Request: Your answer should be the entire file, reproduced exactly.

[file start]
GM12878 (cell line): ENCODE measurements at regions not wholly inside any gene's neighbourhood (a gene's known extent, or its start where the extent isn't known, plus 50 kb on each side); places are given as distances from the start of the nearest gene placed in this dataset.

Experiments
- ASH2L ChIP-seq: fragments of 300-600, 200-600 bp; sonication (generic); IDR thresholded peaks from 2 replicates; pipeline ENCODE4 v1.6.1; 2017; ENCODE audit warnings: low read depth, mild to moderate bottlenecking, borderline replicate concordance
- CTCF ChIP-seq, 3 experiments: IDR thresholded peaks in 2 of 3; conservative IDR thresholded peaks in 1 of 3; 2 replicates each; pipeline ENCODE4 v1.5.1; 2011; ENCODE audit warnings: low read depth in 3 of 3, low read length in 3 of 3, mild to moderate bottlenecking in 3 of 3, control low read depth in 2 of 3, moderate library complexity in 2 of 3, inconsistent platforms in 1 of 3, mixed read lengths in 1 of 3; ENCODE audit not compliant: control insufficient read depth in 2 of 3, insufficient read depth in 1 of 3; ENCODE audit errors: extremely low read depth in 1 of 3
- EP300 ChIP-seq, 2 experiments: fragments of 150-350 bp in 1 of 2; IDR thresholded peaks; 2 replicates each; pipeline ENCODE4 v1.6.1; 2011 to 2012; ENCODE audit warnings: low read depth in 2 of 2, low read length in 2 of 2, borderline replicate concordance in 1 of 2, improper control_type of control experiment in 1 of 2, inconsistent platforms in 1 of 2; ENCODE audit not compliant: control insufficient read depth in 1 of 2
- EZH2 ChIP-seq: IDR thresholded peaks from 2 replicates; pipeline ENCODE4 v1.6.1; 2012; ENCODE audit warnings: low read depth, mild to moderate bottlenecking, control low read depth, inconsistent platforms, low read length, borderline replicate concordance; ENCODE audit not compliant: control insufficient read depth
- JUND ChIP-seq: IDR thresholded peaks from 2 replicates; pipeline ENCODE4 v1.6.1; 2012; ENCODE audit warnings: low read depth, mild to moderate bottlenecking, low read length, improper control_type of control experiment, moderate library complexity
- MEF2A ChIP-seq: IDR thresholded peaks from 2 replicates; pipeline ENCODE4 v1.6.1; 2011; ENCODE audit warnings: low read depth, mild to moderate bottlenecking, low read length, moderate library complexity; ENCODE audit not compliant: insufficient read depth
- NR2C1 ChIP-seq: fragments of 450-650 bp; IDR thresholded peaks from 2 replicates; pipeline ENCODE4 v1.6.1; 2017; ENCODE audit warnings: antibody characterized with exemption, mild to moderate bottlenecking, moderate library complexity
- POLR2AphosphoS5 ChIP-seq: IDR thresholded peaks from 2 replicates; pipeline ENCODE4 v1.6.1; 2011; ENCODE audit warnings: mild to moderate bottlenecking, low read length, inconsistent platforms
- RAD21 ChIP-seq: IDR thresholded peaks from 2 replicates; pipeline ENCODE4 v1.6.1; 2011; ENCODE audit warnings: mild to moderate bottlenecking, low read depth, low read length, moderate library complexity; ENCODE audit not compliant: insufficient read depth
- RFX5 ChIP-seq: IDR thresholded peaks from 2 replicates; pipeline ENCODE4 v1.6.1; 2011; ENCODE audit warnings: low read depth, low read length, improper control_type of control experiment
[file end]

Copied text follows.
GM12878 (cell line): ENCODE measurements at regions not wholly inside any gene's neighbourhood (a gene's known extent, or its start where the extent isn't known, plus 50 kb on each side); places are given as distances from the start of the nearest gene placed in this dataset.

Experiments
- ASH2L ChIP-seq: fragments of 300-600, 200-600 bp; sonication (generic); IDR thresholded peaks from 2 replicates; pipeline ENCODE4 v1.6.1; 2017; ENCODE audit warnings: low read depth, mild to moderate bottlenecking, borderline replicate concordance
- CTCF ChIP-seq, 3 experiments: IDR thresholded peaks in 2 of 3; conservative IDR thresholded peaks in 1 of 3; 2 replicates each; pipeline ENCODE4 v1.5.1; 2011; ENCODE audit warnings: low read depth in 3 of 3, low read length in 3 of 3, mild to moderate bottlenecking in 3 of 3, control low read depth in 2 of 3, moderate library complexity in 2 of 3, inconsistent platforms in 1 of 3, mixed read lengths in 1 of 3; ENCODE audit not compliant: control insufficient read depth in 2 of 3, insufficient read depth in 1 of 3; ENCODE audit errors: extremely low read depth in 1 of 3
- EP300 ChIP-seq, 2 experiments: fragments of 150-350 bp in 1 of 2; IDR thresholded peaks; 2 replicates each; pipeline ENCODE4 v1.6.1; 2011 to 2012; ENCODE audit warnings: low read depth in 2 of 2, low read length in 2 of 2, borderline replicate concordance in 1 of 2, improper control_type of control experiment in 1 of 2, inconsistent platforms in 1 of 2; ENCODE audit not compliant: control insufficient read depth in 1 of 2
- EZH2 ChIP-seq: IDR thresholded peaks from 2 replicates; pipeline ENCODE4 v1.6.1; 2012; ENCODE audit warnings: low read depth, mild to moderate bottlenecking, control low read depth, inconsistent platforms, low read length, borderline replicate concordance; ENCODE audit not compliant: control insufficient read depth
- JUND ChIP-seq: IDR thresholded peaks from 2 replicates; pipeline ENCODE4 v1.6.1; 2012; ENCODE audit warnings: low read depth, mild to moderate bottlenecking, low read length, improper control_type of control experiment, moderate library complexity
- MEF2A ChIP-seq: IDR thresholded peaks from 2 replicates; pipeline ENCODE4 v1.6.1; 2011; ENCODE audit warnings: low read depth, mild to moderate bottlenecking, low read length, moderate library complexity; ENCODE audit not compliant: insufficient read depth
- NR2C1 ChIP-seq: fragments of 450-650 bp; IDR thresholded peaks from 2 replicates; pipeline ENCODE4 v1.6.1; 2017; ENCODE audit warnings: antibody characterized with exemption, mild to moderate bottlenecking, moderate library complexity
- POLR2AphosphoS5 ChIP-seq: IDR thresholded peaks from 2 replicates; pipeline ENCODE4 v1.6.1; 2011; ENCODE audit warnings: mild to moderate bottlenecking, low read length, inconsistent platforms
- RAD21 ChIP-seq: IDR thresholded peaks from 2 replicates; pipeline ENCODE4 v1.6.1; 2011; ENCODE audit warnings: mild to moderate bottlenecking, low read depth, low read length, moderate library complexity; ENCODE audit not compliant: insufficient read depth
- RFX5 ChIP-seq: IDR thresholded peaks from 2 replicates; pipeline ENCODE4 v1.6.1; 2011; ENCODE audit warnings: low read depth, low read length, improper control_type of control experiment